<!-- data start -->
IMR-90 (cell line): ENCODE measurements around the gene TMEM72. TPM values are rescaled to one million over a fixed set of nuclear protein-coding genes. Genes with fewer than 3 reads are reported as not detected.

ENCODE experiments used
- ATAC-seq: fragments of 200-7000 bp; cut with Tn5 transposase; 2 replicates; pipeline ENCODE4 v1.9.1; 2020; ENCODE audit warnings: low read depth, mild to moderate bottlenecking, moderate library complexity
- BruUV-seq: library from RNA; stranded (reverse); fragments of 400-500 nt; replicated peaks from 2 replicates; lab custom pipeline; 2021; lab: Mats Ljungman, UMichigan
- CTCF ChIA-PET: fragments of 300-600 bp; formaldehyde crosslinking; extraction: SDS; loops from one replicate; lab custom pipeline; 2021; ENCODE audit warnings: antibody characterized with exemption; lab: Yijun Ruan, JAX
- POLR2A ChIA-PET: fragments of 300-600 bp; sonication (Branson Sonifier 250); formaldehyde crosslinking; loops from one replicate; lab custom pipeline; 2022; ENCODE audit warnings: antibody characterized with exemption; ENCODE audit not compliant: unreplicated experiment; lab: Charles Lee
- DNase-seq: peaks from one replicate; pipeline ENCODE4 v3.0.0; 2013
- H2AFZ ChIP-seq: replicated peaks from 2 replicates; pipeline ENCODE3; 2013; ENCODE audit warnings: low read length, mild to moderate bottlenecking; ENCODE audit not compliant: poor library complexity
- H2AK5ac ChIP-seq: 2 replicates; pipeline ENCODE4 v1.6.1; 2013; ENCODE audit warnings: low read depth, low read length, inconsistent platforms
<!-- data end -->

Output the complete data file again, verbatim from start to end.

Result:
IMR-90 (cell line): ENCODE measurements around the gene TMEM72. TPM values are rescaled to one million over a fixed set of nuclear protein-coding genes. Genes with fewer than 3 reads are reported as not detected.

ENCODE experiments used
- ATAC-seq: fragments of 200-7000 bp; cut with Tn5 transposase; 2 replicates; pipeline ENCODE4 v1.9.1; 2020; ENCODE audit warnings: low read depth, mild to moderate bottlenecking, moderate library complexity
- BruUV-seq: library from RNA; stranded (reverse); fragments of 400-500 nt; replicated peaks from 2 replicates; lab custom pipeline; 2021; lab: Mats Ljungman, UMichigan
- CTCF ChIA-PET: fragments of 300-600 bp; formaldehyde crosslinking; extraction: SDS; loops from one replicate; lab custom pipeline; 2021; ENCODE audit warnings: antibody characterized with exemption; lab: Yijun Ruan, JAX
- POLR2A ChIA-PET: fragments of 300-600 bp; sonication (Branson Sonifier 250); formaldehyde crosslinking; loops from one replicate; lab custom pipeline; 2022; ENCODE audit warnings: antibody characterized with exemption; ENCODE audit not compliant: unreplicated experiment; lab: Charles Lee
- DNase-seq: peaks from one replicate; pipeline ENCODE4 v3.0.0; 2013
- H2AFZ ChIP-seq: replicated peaks from 2 replicates; pipeline ENCODE3; 2013; ENCODE audit warnings: low read length, mild to moderate bottlenecking; ENCODE audit not compliant: poor library complexity
- H2AK5ac ChIP-seq: 2 replicates; pipeline ENCODE4 v1.6.1; 2013; ENCODE audit warnings: low read depth, low read length, inconsistent platforms